The water quality, air quality, wildlife, and wetlands environmental monitoring systems that will be required in permits will give these regulatory agencies real-time information about the environmental performance of all aspects of the Twin Metals project. The project environmental monitoring data will function as an early-notification system that will provide Twin Metals and Minnesota regulators with important and timely information about whether the project’s environmental protection systems are functioning as designed and in compliance with operating permits.

    If project monitoring data provide an early indication that the facilities may not be performing as designed, Twin Metals will immediately develop a plan to investigate. If this investigation confirms there is a problem, Twin Metals will take appropriate response measures to correct the situation under supervision from these agencies. Minnesota regulators oversee and enforce all of these steps.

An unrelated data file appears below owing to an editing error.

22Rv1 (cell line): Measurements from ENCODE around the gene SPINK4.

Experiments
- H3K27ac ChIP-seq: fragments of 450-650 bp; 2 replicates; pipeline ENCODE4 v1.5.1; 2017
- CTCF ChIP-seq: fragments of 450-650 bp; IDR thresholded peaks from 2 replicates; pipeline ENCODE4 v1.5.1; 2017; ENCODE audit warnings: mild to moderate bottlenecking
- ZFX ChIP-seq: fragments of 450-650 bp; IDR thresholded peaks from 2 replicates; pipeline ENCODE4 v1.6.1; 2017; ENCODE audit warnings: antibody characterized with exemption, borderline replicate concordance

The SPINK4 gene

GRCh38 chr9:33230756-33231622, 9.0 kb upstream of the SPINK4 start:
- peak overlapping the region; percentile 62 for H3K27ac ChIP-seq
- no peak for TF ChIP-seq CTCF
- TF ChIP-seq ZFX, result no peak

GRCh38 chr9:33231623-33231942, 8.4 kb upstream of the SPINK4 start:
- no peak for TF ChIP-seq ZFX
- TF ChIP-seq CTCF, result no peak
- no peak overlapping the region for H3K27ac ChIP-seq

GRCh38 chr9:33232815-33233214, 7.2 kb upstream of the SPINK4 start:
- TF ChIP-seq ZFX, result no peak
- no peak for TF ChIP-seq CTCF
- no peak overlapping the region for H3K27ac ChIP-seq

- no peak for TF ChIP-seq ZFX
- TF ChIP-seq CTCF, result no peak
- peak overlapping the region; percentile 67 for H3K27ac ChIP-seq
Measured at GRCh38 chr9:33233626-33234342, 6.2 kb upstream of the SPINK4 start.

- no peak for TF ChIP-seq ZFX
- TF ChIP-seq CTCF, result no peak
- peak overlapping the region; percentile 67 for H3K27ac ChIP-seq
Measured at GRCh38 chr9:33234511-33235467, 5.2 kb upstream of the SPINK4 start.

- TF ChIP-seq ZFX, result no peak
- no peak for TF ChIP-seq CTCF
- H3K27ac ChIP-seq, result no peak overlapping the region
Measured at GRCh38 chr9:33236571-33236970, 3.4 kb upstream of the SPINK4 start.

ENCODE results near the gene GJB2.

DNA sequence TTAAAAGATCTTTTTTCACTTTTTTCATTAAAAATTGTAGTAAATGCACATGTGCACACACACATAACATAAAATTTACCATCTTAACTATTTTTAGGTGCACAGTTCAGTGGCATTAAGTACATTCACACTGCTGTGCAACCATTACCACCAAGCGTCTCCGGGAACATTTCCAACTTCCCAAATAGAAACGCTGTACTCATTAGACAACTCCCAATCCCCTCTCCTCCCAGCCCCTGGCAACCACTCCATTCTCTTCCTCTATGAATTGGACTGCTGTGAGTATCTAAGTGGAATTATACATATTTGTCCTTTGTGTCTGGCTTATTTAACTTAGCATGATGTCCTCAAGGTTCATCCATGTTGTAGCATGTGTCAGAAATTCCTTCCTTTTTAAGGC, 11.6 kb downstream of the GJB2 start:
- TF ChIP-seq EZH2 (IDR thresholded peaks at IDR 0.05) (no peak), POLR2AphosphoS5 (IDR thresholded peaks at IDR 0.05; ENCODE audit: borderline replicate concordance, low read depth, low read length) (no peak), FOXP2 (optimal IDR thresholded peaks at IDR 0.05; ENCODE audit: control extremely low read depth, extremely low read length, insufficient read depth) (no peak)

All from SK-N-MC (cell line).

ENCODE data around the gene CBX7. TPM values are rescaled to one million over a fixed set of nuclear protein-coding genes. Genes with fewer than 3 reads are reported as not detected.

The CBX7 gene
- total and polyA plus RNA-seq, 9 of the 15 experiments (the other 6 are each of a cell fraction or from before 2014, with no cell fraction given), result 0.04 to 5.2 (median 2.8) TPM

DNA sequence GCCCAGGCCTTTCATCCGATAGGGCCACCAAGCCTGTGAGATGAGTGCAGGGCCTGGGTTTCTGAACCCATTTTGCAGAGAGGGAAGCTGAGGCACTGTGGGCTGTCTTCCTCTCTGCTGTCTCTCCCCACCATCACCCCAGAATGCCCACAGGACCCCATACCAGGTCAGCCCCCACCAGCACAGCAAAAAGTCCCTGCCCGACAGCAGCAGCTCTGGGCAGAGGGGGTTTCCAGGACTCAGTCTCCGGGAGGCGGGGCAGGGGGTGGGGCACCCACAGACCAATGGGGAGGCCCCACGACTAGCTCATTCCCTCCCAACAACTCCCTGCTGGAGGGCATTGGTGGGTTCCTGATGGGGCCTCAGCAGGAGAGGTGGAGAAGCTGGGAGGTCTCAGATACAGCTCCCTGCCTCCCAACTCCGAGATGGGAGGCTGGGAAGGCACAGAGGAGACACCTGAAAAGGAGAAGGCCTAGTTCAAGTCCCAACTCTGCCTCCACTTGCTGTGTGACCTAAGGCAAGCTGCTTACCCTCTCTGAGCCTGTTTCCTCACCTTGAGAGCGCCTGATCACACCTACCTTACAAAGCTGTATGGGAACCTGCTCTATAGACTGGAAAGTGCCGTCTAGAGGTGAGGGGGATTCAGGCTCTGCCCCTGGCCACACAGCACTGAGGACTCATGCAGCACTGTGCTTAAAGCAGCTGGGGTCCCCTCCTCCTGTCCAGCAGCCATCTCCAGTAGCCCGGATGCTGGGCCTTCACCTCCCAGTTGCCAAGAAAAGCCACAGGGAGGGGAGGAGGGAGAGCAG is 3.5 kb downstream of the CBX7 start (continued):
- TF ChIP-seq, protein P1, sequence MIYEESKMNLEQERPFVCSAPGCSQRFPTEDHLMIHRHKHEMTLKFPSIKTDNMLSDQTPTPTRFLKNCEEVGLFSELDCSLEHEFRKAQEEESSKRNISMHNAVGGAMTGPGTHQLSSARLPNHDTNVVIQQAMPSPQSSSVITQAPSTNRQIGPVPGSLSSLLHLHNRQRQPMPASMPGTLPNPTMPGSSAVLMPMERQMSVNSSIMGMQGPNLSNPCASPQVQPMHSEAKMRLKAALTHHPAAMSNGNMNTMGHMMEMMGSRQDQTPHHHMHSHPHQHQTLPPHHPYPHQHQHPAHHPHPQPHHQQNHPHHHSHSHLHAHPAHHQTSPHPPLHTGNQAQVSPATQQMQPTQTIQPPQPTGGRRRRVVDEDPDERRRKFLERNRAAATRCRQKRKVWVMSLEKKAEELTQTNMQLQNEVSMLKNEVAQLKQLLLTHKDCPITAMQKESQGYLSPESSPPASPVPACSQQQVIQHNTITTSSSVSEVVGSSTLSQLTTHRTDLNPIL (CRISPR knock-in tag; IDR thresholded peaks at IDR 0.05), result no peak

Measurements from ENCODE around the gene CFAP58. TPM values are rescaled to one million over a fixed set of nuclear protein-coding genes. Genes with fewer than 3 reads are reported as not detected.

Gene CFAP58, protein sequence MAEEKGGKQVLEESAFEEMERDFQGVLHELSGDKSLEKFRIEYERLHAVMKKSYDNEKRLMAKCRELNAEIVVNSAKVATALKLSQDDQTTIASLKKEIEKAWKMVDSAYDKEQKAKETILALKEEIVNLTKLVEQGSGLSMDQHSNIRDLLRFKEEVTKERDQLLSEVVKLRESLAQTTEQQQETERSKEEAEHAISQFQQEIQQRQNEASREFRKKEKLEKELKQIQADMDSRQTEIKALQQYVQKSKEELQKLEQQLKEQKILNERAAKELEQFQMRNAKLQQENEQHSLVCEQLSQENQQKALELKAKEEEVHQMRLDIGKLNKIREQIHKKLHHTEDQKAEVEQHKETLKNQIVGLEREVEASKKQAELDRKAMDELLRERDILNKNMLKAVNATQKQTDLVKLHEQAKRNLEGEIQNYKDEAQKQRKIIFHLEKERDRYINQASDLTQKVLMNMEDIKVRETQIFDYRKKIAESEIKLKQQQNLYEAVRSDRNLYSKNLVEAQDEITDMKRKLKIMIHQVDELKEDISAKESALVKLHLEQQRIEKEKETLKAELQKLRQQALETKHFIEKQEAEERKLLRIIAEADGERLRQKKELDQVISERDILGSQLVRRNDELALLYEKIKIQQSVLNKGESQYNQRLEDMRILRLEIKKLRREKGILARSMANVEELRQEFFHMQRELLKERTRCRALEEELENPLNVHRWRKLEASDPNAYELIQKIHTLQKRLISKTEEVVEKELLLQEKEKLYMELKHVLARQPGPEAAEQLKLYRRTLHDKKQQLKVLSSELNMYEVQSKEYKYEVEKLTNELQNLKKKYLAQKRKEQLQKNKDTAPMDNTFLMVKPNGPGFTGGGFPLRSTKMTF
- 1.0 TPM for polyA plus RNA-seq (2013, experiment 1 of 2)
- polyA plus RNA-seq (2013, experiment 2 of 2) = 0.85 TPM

Minnesota regulators also have the authority to fine the company, and suspend or even revoke one or more of Twin Metals’ operating permit if the monitoring data reveal non-compliance with the environmental performance standards in our permits. As an extra safeguard, Minnesota regulators could use funds from bankruptcy-proof financial assurance that Twin Metals provides to respond to the problem.

  • How will taxpayers be protected?

    Minnesota’s mines are required by state law to have bankruptcy-proof financial assurance for reclamation and closure performance. Minnesota requires state-managed and annually adjusted financial assurance to cover any possible costs, including post-closure reclamation, before permits can be issued. Minnesota is authorized to deny or revoke a permit if a company does not comply.